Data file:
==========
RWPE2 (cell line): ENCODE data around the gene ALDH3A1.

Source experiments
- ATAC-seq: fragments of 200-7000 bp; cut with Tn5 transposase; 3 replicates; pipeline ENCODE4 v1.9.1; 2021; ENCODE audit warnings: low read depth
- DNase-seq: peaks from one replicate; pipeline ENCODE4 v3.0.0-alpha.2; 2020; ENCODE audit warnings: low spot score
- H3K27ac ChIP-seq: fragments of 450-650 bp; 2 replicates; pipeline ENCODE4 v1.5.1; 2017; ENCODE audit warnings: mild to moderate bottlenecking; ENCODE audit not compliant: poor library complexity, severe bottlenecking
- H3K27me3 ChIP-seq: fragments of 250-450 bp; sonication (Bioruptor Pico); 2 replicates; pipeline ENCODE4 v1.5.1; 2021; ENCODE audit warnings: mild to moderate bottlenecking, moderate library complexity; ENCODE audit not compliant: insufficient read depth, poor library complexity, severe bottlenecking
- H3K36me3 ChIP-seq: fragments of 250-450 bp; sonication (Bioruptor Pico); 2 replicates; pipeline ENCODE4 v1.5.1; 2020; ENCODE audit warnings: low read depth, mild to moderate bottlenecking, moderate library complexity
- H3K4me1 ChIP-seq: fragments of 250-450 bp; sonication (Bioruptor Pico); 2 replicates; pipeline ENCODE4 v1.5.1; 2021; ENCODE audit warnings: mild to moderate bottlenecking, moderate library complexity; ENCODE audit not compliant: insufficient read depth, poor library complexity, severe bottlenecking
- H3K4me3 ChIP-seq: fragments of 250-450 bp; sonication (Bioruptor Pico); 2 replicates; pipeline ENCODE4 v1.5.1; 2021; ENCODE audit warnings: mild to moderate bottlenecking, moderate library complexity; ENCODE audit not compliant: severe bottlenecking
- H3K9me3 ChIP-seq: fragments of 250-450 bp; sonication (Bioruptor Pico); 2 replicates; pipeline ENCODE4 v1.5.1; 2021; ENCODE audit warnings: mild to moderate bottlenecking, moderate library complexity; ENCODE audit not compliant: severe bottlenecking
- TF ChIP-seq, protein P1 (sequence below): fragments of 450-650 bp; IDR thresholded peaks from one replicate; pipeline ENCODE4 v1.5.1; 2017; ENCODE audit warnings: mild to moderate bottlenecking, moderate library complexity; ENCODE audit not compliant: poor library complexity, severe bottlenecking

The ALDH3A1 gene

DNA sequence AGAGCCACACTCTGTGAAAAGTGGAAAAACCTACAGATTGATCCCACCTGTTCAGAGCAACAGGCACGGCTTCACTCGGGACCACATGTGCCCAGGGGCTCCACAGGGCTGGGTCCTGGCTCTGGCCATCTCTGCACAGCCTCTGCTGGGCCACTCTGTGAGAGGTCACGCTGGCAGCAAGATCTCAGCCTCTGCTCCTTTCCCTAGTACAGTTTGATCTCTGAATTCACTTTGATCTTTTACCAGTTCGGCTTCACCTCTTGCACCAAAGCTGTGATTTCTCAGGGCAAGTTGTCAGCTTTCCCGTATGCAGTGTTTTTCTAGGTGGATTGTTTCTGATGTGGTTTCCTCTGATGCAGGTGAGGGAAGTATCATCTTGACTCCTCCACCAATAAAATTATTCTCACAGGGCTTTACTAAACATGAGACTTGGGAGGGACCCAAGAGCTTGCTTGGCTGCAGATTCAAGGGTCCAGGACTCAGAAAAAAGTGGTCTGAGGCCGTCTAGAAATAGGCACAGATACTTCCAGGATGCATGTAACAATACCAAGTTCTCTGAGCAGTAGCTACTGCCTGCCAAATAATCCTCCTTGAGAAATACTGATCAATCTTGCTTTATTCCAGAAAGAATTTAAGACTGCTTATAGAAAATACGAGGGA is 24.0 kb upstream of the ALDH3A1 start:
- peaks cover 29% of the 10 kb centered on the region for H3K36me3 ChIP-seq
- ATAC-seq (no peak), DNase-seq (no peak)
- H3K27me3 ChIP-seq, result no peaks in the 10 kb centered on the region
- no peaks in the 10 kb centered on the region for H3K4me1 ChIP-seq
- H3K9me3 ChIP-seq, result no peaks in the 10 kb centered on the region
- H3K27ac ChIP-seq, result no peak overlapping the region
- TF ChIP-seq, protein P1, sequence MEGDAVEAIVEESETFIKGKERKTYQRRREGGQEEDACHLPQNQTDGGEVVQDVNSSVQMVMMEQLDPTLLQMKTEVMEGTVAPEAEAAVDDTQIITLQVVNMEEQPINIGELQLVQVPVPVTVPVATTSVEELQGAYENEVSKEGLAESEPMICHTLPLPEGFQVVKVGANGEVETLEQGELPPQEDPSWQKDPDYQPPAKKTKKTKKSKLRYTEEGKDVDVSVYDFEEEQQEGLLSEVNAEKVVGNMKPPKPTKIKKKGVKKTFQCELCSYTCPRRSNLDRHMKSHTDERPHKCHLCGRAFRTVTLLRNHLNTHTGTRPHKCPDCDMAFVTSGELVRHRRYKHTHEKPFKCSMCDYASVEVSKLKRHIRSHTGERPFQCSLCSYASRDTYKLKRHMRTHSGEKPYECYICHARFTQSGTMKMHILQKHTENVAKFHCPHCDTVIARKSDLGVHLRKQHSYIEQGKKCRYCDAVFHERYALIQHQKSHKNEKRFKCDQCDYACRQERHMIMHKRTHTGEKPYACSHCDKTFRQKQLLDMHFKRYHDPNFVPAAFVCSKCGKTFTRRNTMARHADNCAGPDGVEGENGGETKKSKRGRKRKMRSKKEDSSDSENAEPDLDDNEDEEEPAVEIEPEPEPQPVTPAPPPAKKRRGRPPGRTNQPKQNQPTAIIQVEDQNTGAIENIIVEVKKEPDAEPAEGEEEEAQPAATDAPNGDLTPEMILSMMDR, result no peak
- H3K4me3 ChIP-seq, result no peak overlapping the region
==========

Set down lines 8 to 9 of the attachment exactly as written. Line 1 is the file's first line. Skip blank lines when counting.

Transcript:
- H3K4me1 ChIP-seq: fragments of 250-450 bp; sonication (Bioruptor Pico); 2 replicates; pipeline ENCODE4 v1.5.1; 2021; ENCODE audit warnings: mild to moderate bottlenecking, moderate library complexity; ENCODE audit not compliant: insufficient read depth, poor library complexity, severe bottlenecking
- H3K4me3 ChIP-seq: fragments of 250-450 bp; sonication (Bioruptor Pico); 2 replicates; pipeline ENCODE4 v1.5.1; 2021; ENCODE audit warnings: mild to moderate bottlenecking, moderate library complexity; ENCODE audit not compliant: severe bottlenecking